Hedge Hunters is a book by Katherine Burton that similar to Inside the House of Money covers the inner workings of the hedge fund business. The book offers readers a perspective into the hedge fund business through interviews with some of the more successful fund managers. Unlike Inside the House of Money, this book approaches the hedge fund industry from a slightly different angle by asking a series of questions:
- What makes a great hedge fund manager?
- What accounts for the ability to thrive under conditions that make mere survival an achievement?
- Mark Yusko - Blue Ridge Capital; Michael Steinhardt - Steinhardt Management Company
- John Armitage - Egerton Capital; Marc Lasry - Avenue Capital Group
- Craig Effron - Scoggin Capital Management; Lee Ainslie - Maverick Capital
- Bernay Box - Bonanza Capital; Boone Pickens - BP Capital;
- Brian Bradshaw, David Meaney, Michael Ross & Alex Szewczyk - BP Capital
- Josh Friedman & Mitch Julis - Canyon Partners
- Jeffrey Schachter & Burton Weinstein - Cedarview Capital Management; Dwight Anderson - Ospraie Fund
- Roberto Mignone - Bridger Management; Bruce Ritter - Yannix
- Julian Robertson - founder of Tiger Management; Jim Chanos - Kynikos Associates
- Richard Perry - Perry Capital; Daniel Loeb - Third Point.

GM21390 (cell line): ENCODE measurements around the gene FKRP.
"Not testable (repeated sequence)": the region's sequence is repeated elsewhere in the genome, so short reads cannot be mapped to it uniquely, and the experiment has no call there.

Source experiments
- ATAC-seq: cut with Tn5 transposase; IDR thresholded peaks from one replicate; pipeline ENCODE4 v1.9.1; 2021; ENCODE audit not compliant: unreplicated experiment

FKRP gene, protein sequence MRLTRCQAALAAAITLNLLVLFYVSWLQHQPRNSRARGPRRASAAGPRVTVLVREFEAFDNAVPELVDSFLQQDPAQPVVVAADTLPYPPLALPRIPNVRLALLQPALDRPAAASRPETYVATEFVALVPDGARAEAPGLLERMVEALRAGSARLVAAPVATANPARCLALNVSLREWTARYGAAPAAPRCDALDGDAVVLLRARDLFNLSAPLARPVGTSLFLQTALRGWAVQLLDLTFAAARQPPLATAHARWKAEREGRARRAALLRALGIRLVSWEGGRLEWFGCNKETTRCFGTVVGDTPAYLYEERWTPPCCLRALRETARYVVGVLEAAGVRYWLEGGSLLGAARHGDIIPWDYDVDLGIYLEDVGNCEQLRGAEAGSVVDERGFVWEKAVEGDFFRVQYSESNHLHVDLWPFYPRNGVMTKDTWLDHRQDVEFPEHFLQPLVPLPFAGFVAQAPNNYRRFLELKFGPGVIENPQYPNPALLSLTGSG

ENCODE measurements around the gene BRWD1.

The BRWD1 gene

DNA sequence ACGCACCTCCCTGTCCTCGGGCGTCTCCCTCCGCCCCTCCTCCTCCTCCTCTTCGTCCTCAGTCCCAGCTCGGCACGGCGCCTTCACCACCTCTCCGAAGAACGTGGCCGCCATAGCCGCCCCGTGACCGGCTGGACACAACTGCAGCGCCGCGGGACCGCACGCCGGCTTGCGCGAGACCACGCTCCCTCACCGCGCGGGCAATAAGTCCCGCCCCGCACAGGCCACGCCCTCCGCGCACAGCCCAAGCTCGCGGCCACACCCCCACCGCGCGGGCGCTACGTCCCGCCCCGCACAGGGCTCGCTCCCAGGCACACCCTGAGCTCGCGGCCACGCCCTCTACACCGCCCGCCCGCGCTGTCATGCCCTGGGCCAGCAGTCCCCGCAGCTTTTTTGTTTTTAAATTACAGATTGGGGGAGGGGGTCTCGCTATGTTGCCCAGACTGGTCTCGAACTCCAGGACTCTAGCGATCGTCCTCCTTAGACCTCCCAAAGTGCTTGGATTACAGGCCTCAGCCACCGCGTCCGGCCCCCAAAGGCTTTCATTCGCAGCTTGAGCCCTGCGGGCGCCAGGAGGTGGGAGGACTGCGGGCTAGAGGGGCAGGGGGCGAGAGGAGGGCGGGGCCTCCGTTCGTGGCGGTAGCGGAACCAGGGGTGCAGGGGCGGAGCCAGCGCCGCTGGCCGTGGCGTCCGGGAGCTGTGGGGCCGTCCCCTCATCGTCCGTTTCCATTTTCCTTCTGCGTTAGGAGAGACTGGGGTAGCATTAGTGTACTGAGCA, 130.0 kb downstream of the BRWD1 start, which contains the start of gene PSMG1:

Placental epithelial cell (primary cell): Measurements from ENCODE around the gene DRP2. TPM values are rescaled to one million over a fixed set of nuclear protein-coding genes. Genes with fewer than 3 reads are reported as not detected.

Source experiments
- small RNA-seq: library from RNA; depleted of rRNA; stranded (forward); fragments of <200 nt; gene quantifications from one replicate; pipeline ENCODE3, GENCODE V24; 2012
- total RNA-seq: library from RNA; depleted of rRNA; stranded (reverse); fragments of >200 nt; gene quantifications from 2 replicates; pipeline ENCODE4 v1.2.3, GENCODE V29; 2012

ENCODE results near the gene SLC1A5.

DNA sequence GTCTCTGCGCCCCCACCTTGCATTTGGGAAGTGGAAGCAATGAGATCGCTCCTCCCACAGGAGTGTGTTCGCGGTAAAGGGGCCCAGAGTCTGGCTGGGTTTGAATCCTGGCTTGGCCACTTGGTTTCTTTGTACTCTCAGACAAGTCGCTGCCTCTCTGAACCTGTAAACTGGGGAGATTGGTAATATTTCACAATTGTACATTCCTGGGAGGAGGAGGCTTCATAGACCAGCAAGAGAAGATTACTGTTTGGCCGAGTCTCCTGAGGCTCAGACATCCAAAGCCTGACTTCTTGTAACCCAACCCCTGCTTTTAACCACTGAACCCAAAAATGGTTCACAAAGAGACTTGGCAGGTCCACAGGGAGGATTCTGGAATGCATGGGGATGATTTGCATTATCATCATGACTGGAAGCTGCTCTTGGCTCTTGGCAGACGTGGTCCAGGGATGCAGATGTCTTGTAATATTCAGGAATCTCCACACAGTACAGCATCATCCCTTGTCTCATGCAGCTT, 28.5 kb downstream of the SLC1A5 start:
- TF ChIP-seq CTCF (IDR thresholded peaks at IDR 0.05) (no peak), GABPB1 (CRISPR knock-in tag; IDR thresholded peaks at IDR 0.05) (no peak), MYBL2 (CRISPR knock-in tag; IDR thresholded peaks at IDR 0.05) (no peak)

Here are a few points that were made by different interviewees about the investing process that resonated with me:
- A great quote regarding contrarian investing from Bernay Box "I like to go to the party to see who's drunk" relating to the "hot" stock of the moment. In terms of problem stocks he states "... I like to go to fires to see what's coming out of the ashes".
- The interview with Jeffrey Schachter & Burton Weinstein takes an interesting turn as it focuses on the improvements their firm has made to their investment process to address challenges they'd faced. The interview details their use of tools for trading such as aggressive use of Stop-Loss orders on their positions, a strong IT infrastructure to track and ensure they focused on the best ideas from their team.
- Julian Robertson offers some interesting criteria he looks for in bringing on new talent into his firm which include: honest, smart, hard-working and competitive people. Mr. Robertson's provides good insight into part of the process of developing a great hedge fund manager since he has been instrumental in training and helping launch the careers of a long-list of successful managers. I think the interview with Mr. Robertson while different in tone to others in the book is one of the more interesting given that so little time and attention is paid to developing great talent in the investment management business.
Fair Disclosure - I was sent a review copy by Bloomberg the publisher of this book to read and was skeptical but as stated in the above review found it a worthy read especially for those interested in hedge funds or professional investing.